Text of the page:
France

France Travel Guide

As one of the largest countries in Europe, it can be difficult to take the entire country of France in, but it is possible to travel to France and enjoy the best of its culture. Those who visit France will find it has a varied topography, which includes everything from the French Alps to the sandy beaches of the Mediterranean, offering visitors a chance to personally design their trip. What’s more, France is a country rich in history, making it home to some of the most famous museums, monuments, architectural feats and historical sites in the world. As a major destination, France travel is easy and visitors will find a nation that’s relatively easy to navigate even with language barriers and that caters to tourists looking for a budget-friendly vacation or a luxury-filled escape from the norm. Whatever your reason for visiting, the country is sure to impress, bearing repeat visits in the years ahead. Use Travel + Leisure’s France travel guide as a blueprint for what will surely be an unforgettable trip.

Things Not to Miss in France

• Visit wineries in Champagne and Bordeaux, the hearts of French wine country, or head to Normandy for delicious, locally produced cider and apple brandy
 • Take in the best of the French Riviera by visiting the cities of Marseille, Nice and Montpellier
 • Experience French Basque culture in Biarritz, located on the French-Spanish border
 • See The Louvre, Eiffel Tower, Tuileries Garden and other unforgettable sights in Paris
 • Head to Grenoble for easy access to skiing, snowboarding and mountaineering in the French Alps
 • Check out the city of Strasbourg, which shares both French and German cultural heritage and serves as the seat of the European Parliament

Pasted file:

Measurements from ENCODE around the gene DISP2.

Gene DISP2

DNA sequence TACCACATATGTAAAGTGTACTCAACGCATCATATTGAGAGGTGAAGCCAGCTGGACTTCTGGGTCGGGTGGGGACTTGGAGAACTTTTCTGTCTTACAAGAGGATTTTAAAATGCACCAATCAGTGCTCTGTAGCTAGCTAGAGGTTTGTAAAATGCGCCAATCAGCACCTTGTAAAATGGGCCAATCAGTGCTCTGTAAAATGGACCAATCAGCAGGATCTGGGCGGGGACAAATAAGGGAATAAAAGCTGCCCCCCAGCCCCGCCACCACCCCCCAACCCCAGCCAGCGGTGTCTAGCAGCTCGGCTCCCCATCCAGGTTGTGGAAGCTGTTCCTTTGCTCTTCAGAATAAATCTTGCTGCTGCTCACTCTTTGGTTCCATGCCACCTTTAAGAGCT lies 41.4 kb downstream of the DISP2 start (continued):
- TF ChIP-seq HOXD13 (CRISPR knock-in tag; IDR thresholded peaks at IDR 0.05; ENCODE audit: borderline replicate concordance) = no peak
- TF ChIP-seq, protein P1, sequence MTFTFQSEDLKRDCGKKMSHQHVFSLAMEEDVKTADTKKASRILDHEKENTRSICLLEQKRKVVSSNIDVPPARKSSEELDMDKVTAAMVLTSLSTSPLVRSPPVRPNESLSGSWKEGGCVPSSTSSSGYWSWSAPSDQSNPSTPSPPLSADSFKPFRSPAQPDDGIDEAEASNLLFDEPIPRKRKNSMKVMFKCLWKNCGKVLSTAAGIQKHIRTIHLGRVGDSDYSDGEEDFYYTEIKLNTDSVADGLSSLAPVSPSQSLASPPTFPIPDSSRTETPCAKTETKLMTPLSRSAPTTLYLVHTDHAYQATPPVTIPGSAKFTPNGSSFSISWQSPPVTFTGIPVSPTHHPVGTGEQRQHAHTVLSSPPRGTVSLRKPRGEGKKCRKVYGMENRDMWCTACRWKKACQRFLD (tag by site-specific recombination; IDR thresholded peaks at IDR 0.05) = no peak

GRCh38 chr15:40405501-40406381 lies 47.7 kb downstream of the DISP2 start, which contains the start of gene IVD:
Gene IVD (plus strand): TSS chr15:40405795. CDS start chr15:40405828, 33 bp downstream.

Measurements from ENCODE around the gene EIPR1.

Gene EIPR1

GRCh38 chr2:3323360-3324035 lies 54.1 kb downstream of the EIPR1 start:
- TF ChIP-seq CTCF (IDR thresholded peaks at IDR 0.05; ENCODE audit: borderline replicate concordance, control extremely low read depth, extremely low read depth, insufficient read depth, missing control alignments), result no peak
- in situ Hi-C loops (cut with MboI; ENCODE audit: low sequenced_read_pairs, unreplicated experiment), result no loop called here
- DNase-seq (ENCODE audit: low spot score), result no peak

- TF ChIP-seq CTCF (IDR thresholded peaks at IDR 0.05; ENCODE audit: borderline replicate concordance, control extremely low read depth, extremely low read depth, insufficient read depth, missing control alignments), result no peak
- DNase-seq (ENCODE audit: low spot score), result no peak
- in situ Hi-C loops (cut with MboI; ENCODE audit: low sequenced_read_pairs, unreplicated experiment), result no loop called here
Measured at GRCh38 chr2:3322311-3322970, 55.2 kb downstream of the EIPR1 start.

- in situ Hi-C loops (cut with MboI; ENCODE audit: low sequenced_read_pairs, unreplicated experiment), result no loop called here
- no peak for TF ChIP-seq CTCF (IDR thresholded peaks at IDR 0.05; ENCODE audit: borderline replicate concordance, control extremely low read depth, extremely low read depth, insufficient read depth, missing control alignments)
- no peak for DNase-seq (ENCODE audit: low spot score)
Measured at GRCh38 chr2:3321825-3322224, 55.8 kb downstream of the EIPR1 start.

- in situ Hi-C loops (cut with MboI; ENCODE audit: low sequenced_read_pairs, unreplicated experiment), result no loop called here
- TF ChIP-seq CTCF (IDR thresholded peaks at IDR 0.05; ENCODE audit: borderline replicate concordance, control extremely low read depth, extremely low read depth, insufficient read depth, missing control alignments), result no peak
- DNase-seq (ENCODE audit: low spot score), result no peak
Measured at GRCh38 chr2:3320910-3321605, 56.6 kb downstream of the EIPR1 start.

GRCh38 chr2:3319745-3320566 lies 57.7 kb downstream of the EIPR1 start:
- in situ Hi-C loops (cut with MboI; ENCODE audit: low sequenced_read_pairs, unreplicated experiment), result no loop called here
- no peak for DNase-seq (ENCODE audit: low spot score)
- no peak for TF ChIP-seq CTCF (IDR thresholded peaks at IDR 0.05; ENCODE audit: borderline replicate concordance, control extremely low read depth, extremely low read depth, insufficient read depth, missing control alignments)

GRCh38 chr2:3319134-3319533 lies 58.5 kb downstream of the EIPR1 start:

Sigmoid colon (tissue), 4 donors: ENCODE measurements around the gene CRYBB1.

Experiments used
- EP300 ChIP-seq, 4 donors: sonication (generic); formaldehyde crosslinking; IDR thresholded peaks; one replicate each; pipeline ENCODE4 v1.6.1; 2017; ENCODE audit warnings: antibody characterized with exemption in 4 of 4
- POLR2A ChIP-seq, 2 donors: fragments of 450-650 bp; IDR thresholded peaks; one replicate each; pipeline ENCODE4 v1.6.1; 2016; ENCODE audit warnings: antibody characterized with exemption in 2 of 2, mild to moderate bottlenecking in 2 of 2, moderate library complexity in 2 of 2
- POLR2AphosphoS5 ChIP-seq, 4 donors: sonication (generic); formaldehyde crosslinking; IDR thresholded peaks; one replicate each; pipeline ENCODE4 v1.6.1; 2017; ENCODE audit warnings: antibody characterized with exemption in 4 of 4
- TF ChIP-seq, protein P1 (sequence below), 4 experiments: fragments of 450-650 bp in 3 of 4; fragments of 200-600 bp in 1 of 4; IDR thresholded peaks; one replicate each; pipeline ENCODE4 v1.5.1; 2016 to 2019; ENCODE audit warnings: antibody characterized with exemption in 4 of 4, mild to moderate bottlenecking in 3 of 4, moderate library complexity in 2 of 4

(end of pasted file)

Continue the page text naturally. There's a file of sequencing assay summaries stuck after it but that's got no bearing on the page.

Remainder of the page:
• Follow the footsteps of Vincent Van Gogh and stay in the exceedingly charming city of Arles where he created some of his most amazing works

When to Go to France

As with any country of its size, climates vary widely across France with cities in the north and northwestern reaches of the country experiencing temperate climates (Parisian summers rarely exceed daily temperatures of 80 degrees) and the southeastern swaths of France weathering Mediterranean climates complete with warm, humid summers and mild, cool winters. Still, spring and summer is the best time to visit France if only for a chance at taking in the best weather the country has to offer. Unless, of course, you’re hoping to take part in more wintry activities. In that case, the best time to visit France and the French Alps is between December and March.

Articles about France

Restaurants Hot Tables Chef Toutain’s ethereal treatment of unusual produce at Restaurant David Toutain ($$$$) has notes of Scandinavian-style naturalism, but his dishes are locally sourced. The seasonal menu may include steamed sea urchin with ...
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“Darling, it’s detox or retox,” Kathryn Ireland had told me when she tried to explain the purpose of the retreat, her plummy English accent emphasizing the re instead of the de. I had been on wellness and weight-loss retreats before, at sterile-lo...
Video: Tour Paris’s Shangri-La Hotel The first tip-off came upon my arrival: a pair of oversize Ming dynasty–inspired vases flanking the Belle Époque entry. This was, after all, the Shangri-La Hotel, Paris, the European debut of a five-star, Ho...
“Marseilles, for the French, is a bit like Marmite is for the English,” says Matthieu Gamet, the director of Kulte, a Marseilles-based sportswear company known for clever graphic T-shirts and a hipster sensibility. “Either you hate it or you love ...
carousel, Tuileries Gardens, kid, Paris, France
Video: Exploring Paris with Kids We probably should have started with one of those outings that have introduced so many generations to the city: a bateau-mouche ride on the Seine, perhaps, or a visit to the Eiffel Tower. Even a jet-lagged prome...
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Julia Child’s kitchen in Provence is a square room with pale yellow walls, unusually tall counters, and dark emerald-green and brick-red tiles. The walls are covered with Peg-Board, upon which hangs an armory of cooking equipment: saucepans and fr...